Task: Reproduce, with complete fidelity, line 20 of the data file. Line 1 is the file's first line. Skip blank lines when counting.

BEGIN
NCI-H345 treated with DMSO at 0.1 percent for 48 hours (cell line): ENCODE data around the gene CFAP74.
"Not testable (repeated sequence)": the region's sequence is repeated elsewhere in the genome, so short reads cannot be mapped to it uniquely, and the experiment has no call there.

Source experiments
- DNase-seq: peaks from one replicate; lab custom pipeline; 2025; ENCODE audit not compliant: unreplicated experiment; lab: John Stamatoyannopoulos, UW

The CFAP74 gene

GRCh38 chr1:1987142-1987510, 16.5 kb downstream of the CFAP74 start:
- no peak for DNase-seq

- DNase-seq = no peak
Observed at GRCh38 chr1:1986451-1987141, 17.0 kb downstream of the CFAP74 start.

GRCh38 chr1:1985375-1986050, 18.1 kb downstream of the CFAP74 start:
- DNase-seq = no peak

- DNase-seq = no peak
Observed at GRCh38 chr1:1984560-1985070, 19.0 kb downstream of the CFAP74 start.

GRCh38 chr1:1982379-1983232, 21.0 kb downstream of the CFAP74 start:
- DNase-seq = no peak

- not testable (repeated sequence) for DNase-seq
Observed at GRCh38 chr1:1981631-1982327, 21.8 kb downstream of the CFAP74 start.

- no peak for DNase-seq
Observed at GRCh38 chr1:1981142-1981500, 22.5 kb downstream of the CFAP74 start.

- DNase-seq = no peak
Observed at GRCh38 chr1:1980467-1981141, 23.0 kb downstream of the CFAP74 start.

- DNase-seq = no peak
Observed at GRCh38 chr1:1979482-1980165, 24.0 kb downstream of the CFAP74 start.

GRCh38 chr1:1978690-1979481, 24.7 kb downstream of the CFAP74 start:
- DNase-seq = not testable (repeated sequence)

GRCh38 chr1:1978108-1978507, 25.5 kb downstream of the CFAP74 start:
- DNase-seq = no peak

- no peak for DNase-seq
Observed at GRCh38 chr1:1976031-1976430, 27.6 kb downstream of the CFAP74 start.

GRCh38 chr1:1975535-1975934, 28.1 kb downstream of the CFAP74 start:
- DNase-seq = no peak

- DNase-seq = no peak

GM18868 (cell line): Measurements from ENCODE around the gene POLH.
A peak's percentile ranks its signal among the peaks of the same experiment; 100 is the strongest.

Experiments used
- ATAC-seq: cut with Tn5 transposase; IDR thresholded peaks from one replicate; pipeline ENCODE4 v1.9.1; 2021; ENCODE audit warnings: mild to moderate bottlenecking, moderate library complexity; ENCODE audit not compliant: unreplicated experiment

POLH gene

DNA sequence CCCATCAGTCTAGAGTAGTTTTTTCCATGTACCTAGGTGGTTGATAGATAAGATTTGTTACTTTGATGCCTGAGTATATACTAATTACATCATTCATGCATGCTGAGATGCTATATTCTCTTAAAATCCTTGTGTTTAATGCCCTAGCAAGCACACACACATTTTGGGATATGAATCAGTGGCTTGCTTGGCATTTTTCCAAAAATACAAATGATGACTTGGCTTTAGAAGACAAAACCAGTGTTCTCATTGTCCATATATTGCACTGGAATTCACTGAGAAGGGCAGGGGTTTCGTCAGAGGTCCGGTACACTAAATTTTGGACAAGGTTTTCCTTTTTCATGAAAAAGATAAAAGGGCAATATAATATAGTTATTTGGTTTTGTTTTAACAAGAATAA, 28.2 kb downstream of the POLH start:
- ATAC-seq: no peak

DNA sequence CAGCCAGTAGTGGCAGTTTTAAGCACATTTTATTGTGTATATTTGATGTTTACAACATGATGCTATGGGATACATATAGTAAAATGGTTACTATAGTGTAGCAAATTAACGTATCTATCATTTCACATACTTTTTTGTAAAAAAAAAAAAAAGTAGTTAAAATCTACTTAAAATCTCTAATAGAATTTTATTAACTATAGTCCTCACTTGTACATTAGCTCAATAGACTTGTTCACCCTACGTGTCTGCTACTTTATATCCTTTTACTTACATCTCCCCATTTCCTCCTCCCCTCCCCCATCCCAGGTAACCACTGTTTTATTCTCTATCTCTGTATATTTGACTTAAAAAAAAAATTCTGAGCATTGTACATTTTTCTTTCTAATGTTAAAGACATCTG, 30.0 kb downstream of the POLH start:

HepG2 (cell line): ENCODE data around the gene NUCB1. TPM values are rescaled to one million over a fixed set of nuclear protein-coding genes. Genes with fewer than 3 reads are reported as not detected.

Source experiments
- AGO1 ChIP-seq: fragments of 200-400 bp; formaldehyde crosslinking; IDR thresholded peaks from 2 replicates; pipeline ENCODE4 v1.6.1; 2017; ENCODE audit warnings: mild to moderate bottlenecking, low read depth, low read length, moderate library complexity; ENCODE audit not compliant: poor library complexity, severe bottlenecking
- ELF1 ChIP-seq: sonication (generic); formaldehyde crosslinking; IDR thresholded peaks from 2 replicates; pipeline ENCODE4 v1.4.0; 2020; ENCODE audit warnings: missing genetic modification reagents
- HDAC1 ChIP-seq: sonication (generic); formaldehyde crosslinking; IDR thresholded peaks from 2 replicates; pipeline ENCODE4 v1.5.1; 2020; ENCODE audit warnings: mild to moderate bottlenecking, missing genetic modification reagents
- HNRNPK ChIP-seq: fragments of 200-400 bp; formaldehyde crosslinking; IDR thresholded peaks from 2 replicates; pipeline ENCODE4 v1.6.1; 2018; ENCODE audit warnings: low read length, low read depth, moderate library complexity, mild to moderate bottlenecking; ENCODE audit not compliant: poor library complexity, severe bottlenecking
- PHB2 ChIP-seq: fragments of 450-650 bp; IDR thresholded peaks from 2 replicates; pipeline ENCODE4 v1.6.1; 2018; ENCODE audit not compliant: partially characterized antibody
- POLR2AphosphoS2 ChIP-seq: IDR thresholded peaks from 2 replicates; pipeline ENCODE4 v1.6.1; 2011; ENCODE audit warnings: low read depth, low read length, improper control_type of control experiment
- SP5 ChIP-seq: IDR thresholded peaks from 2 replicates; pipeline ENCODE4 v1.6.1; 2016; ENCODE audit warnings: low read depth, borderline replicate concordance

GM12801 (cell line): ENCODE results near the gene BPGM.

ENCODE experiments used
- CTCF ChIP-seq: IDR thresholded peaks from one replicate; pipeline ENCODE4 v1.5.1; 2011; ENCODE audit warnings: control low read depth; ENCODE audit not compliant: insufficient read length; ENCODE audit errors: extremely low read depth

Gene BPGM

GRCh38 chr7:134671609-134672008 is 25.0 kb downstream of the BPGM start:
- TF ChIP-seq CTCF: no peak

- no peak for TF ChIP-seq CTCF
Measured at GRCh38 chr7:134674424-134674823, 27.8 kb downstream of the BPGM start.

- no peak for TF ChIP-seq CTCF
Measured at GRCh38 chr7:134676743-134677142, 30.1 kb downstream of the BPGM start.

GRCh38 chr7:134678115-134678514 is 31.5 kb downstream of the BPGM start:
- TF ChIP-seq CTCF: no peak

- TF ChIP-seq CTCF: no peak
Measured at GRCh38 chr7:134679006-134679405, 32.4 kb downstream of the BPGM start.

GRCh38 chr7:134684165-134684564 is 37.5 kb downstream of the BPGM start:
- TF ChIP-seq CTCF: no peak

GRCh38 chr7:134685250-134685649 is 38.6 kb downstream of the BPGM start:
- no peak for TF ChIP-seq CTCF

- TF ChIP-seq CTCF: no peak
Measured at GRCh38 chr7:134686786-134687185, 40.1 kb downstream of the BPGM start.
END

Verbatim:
- DNase-seq = no peak